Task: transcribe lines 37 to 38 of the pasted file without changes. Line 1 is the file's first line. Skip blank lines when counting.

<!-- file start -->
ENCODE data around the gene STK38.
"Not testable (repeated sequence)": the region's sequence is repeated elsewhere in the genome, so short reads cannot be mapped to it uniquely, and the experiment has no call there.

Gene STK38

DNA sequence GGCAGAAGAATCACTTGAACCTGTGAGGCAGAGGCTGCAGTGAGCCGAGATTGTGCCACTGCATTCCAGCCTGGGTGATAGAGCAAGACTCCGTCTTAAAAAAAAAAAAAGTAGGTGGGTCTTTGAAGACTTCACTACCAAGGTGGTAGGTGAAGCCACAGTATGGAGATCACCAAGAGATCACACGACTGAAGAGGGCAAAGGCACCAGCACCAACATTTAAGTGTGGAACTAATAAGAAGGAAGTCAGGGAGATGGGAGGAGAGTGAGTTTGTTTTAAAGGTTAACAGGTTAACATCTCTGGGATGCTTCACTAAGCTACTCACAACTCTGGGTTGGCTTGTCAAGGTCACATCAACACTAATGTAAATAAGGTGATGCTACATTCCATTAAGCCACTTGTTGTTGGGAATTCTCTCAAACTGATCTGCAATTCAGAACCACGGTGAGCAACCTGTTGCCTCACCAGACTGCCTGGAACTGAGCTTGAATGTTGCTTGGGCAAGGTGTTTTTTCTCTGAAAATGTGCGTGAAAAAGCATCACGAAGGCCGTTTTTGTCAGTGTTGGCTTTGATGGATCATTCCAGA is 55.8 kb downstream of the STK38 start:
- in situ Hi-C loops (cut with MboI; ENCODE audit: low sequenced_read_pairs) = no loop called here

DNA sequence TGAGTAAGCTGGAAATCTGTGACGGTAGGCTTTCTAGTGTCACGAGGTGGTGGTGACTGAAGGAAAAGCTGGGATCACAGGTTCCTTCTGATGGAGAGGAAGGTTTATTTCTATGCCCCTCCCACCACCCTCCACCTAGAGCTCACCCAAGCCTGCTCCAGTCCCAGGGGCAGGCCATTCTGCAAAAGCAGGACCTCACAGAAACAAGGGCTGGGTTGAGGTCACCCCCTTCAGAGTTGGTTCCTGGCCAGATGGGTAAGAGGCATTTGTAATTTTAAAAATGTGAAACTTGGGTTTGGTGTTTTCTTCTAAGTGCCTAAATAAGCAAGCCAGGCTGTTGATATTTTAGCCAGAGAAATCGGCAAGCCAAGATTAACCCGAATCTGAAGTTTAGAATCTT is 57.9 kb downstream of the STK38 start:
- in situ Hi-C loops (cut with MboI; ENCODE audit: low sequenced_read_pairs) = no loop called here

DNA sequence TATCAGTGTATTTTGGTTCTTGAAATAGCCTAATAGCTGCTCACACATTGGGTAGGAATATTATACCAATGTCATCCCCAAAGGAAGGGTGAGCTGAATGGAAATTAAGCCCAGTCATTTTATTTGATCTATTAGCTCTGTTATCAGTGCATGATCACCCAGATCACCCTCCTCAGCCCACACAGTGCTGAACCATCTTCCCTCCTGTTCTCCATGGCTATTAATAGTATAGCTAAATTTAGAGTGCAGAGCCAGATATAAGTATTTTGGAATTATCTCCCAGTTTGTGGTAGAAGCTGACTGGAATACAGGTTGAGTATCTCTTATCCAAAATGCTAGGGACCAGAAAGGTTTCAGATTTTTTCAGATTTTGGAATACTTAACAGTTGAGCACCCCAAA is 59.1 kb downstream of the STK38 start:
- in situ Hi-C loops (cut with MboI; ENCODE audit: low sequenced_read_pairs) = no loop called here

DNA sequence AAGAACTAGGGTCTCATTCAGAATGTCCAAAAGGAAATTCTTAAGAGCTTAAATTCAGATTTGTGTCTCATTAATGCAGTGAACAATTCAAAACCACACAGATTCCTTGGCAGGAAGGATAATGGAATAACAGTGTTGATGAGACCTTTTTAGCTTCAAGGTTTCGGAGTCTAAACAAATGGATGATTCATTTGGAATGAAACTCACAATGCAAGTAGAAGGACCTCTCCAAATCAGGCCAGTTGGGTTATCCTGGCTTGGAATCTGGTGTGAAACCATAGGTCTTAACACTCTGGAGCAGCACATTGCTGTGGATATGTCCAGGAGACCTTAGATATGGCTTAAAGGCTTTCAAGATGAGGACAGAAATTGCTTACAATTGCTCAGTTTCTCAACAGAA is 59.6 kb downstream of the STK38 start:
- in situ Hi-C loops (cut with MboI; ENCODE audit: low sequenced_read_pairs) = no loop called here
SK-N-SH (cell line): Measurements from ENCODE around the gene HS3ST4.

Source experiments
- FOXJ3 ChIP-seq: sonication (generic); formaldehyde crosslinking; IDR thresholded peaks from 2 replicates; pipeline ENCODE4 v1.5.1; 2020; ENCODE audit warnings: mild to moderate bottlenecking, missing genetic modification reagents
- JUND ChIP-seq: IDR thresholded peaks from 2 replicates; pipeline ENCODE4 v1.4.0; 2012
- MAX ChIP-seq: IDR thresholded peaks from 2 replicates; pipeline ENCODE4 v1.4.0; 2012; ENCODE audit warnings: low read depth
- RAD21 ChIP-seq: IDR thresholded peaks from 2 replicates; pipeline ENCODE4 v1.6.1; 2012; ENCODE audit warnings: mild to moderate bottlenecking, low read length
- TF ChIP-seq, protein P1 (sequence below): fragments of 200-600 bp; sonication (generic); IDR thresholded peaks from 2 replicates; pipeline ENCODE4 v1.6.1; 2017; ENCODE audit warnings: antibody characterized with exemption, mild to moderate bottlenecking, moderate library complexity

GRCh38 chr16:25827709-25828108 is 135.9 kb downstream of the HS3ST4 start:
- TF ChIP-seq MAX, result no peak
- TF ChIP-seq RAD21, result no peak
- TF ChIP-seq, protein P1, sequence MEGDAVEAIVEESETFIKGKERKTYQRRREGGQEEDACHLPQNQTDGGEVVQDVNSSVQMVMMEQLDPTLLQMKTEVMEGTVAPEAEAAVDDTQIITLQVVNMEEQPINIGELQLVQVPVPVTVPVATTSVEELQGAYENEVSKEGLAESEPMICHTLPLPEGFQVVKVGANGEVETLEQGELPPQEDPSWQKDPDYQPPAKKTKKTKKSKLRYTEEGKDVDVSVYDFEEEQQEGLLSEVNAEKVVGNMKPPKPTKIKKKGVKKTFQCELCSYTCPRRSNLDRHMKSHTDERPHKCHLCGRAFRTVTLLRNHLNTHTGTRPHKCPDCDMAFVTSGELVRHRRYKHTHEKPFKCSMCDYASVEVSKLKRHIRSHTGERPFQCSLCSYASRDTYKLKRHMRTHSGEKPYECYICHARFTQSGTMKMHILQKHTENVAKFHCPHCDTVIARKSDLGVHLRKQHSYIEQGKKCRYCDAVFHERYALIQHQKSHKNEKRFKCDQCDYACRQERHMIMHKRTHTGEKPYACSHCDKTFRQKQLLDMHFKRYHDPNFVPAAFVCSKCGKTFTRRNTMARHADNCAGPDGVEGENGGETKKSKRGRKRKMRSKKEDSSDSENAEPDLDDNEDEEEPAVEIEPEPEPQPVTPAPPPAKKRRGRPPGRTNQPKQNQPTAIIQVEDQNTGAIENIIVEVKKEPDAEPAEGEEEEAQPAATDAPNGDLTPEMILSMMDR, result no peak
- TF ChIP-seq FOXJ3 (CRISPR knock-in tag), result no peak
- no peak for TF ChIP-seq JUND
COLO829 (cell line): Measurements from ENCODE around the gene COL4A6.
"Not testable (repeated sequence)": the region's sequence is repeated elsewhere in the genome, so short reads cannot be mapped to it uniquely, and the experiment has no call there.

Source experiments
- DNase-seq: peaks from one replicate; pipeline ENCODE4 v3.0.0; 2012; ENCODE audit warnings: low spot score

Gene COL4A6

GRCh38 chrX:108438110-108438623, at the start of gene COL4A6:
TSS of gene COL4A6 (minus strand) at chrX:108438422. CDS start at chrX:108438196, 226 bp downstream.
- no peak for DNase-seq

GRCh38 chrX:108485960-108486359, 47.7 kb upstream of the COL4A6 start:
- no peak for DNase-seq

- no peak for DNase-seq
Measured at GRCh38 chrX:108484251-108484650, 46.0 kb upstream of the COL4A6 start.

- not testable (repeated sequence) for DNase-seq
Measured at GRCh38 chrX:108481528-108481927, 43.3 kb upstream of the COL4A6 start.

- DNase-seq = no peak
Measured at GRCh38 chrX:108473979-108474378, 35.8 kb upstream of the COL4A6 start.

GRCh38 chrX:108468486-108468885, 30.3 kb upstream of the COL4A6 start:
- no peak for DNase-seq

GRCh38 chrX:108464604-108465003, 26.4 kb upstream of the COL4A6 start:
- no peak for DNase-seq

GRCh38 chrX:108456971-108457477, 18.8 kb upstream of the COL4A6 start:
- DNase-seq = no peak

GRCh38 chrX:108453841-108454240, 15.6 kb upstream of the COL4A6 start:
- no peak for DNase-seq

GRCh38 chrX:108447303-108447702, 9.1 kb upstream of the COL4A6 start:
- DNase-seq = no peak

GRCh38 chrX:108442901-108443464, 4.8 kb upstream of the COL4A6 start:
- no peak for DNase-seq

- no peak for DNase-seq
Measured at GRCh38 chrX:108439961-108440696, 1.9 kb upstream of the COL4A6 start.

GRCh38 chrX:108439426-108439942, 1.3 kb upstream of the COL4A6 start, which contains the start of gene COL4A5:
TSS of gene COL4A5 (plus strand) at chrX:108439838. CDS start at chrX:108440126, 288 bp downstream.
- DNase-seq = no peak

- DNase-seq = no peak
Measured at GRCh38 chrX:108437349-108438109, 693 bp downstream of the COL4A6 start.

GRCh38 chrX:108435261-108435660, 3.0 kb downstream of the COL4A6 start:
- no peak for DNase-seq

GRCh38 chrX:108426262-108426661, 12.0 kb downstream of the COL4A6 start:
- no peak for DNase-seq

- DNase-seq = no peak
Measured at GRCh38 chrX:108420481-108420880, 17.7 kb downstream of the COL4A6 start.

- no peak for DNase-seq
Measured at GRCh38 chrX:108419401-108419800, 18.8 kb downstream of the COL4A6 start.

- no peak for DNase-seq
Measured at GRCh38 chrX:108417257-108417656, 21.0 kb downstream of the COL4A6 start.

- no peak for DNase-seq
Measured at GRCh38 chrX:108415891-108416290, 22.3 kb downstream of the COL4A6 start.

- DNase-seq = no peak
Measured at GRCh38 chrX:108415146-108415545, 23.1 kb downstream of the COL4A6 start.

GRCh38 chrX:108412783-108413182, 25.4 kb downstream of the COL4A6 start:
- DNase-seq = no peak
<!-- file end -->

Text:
- not testable (repeated sequence) for DNase-seq
Measured at GRCh38 chrX:108481528-108481927, 43.3 kb upstream of the COL4A6 start.